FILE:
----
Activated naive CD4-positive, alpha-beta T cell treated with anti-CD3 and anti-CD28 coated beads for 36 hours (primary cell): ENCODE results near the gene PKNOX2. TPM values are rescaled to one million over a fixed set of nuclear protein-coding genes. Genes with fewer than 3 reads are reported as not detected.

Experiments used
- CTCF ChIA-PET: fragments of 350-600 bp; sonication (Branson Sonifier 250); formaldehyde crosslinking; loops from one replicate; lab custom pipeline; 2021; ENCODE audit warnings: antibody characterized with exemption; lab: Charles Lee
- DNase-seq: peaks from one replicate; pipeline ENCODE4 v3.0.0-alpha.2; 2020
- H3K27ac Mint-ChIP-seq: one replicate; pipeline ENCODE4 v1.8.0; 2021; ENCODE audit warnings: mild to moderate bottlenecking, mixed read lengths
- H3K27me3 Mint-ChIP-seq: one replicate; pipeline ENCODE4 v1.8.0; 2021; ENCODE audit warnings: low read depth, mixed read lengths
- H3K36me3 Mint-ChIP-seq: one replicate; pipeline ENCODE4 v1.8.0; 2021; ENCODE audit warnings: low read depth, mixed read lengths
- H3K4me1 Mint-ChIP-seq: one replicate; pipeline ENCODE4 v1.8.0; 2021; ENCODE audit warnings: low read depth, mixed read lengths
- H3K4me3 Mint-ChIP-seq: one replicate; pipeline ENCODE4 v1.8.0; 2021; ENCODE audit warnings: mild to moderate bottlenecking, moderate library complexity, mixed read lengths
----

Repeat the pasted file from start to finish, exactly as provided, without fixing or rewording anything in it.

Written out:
Activated naive CD4-positive, alpha-beta T cell treated with anti-CD3 and anti-CD28 coated beads for 36 hours (primary cell): ENCODE results near the gene PKNOX2. TPM values are rescaled to one million over a fixed set of nuclear protein-coding genes. Genes with fewer than 3 reads are reported as not detected.

Experiments used
- CTCF ChIA-PET: fragments of 350-600 bp; sonication (Branson Sonifier 250); formaldehyde crosslinking; loops from one replicate; lab custom pipeline; 2021; ENCODE audit warnings: antibody characterized with exemption; lab: Charles Lee
- DNase-seq: peaks from one replicate; pipeline ENCODE4 v3.0.0-alpha.2; 2020
- H3K27ac Mint-ChIP-seq: one replicate; pipeline ENCODE4 v1.8.0; 2021; ENCODE audit warnings: mild to moderate bottlenecking, mixed read lengths
- H3K27me3 Mint-ChIP-seq: one replicate; pipeline ENCODE4 v1.8.0; 2021; ENCODE audit warnings: low read depth, mixed read lengths
- H3K36me3 Mint-ChIP-seq: one replicate; pipeline ENCODE4 v1.8.0; 2021; ENCODE audit warnings: low read depth, mixed read lengths
- H3K4me1 Mint-ChIP-seq: one replicate; pipeline ENCODE4 v1.8.0; 2021; ENCODE audit warnings: low read depth, mixed read lengths
- H3K4me3 Mint-ChIP-seq: one replicate; pipeline ENCODE4 v1.8.0; 2021; ENCODE audit warnings: mild to moderate bottlenecking, moderate library complexity, mixed read lengths